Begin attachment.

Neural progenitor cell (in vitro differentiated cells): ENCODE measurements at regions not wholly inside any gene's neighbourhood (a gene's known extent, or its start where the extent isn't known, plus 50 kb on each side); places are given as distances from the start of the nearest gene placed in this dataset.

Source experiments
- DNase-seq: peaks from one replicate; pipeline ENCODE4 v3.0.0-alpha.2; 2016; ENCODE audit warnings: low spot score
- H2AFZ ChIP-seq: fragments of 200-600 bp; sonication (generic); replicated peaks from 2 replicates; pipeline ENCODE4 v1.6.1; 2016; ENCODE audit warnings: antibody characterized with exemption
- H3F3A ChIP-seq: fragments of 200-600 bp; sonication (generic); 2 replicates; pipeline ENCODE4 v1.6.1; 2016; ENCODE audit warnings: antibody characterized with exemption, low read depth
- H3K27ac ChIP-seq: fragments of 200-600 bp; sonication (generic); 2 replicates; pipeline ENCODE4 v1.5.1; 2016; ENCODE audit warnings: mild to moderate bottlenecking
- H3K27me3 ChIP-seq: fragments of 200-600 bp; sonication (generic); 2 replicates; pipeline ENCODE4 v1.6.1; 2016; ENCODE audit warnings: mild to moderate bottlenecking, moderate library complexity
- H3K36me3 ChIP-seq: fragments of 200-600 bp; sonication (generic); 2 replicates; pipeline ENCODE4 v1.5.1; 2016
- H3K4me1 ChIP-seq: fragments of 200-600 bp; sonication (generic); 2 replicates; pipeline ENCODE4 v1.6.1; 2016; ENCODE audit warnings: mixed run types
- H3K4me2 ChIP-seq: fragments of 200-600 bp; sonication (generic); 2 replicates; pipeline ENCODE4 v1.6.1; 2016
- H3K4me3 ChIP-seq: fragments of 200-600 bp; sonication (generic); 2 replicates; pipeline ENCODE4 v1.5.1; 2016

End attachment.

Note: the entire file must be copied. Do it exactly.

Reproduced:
Neural progenitor cell (in vitro differentiated cells): ENCODE measurements at regions not wholly inside any gene's neighbourhood (a gene's known extent, or its start where the extent isn't known, plus 50 kb on each side); places are given as distances from the start of the nearest gene placed in this dataset.

Source experiments
- DNase-seq: peaks from one replicate; pipeline ENCODE4 v3.0.0-alpha.2; 2016; ENCODE audit warnings: low spot score
- H2AFZ ChIP-seq: fragments of 200-600 bp; sonication (generic); replicated peaks from 2 replicates; pipeline ENCODE4 v1.6.1; 2016; ENCODE audit warnings: antibody characterized with exemption
- H3F3A ChIP-seq: fragments of 200-600 bp; sonication (generic); 2 replicates; pipeline ENCODE4 v1.6.1; 2016; ENCODE audit warnings: antibody characterized with exemption, low read depth
- H3K27ac ChIP-seq: fragments of 200-600 bp; sonication (generic); 2 replicates; pipeline ENCODE4 v1.5.1; 2016; ENCODE audit warnings: mild to moderate bottlenecking
- H3K27me3 ChIP-seq: fragments of 200-600 bp; sonication (generic); 2 replicates; pipeline ENCODE4 v1.6.1; 2016; ENCODE audit warnings: mild to moderate bottlenecking, moderate library complexity
- H3K36me3 ChIP-seq: fragments of 200-600 bp; sonication (generic); 2 replicates; pipeline ENCODE4 v1.5.1; 2016
- H3K4me1 ChIP-seq: fragments of 200-600 bp; sonication (generic); 2 replicates; pipeline ENCODE4 v1.6.1; 2016; ENCODE audit warnings: mixed run types
- H3K4me2 ChIP-seq: fragments of 200-600 bp; sonication (generic); 2 replicates; pipeline ENCODE4 v1.6.1; 2016
- H3K4me3 ChIP-seq: fragments of 200-600 bp; sonication (generic); 2 replicates; pipeline ENCODE4 v1.5.1; 2016